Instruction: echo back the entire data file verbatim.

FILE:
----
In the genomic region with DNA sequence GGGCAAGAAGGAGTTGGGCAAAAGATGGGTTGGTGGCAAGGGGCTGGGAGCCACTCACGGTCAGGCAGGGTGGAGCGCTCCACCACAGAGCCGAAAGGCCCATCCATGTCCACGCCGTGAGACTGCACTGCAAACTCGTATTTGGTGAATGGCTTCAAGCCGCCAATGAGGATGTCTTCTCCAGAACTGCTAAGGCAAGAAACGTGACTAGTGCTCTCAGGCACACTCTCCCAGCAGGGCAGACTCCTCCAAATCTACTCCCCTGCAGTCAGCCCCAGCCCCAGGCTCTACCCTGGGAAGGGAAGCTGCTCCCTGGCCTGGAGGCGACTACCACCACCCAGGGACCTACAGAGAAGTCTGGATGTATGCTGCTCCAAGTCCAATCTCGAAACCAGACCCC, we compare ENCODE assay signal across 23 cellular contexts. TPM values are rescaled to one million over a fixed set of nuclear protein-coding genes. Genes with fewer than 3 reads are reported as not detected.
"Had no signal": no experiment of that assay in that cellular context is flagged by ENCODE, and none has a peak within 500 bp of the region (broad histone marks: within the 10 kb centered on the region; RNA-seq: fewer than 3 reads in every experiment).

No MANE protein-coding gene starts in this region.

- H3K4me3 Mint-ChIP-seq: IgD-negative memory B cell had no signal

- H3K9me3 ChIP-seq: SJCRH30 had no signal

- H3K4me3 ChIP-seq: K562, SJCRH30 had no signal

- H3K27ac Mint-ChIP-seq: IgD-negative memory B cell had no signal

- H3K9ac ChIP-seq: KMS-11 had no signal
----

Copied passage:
In the genomic region with DNA sequence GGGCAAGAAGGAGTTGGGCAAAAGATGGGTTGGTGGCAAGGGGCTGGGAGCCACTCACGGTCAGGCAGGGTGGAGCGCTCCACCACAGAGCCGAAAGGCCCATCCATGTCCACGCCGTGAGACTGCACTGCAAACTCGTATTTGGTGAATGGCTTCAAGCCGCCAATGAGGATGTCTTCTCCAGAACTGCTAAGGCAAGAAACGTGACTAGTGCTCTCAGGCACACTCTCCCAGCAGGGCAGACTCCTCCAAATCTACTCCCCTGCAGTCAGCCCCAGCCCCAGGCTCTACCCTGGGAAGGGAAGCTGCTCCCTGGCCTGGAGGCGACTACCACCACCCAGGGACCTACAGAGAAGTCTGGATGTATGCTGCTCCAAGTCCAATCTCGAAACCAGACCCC, we compare ENCODE assay signal across 23 cellular contexts. TPM values are rescaled to one million over a fixed set of nuclear protein-coding genes. Genes with fewer than 3 reads are reported as not detected.
"Had no signal": no experiment of that assay in that cellular context is flagged by ENCODE, and none has a peak within 500 bp of the region (broad histone marks: within the 10 kb centered on the region; RNA-seq: fewer than 3 reads in every experiment).

No MANE protein-coding gene starts in this region.

- H3K4me3 Mint-ChIP-seq: IgD-negative memory B cell had no signal

- H3K9me3 ChIP-seq: SJCRH30 had no signal

- H3K4me3 ChIP-seq: K562, SJCRH30 had no signal

- H3K27ac Mint-ChIP-seq: IgD-negative memory B cell had no signal

- H3K9ac ChIP-seq: KMS-11 had no signal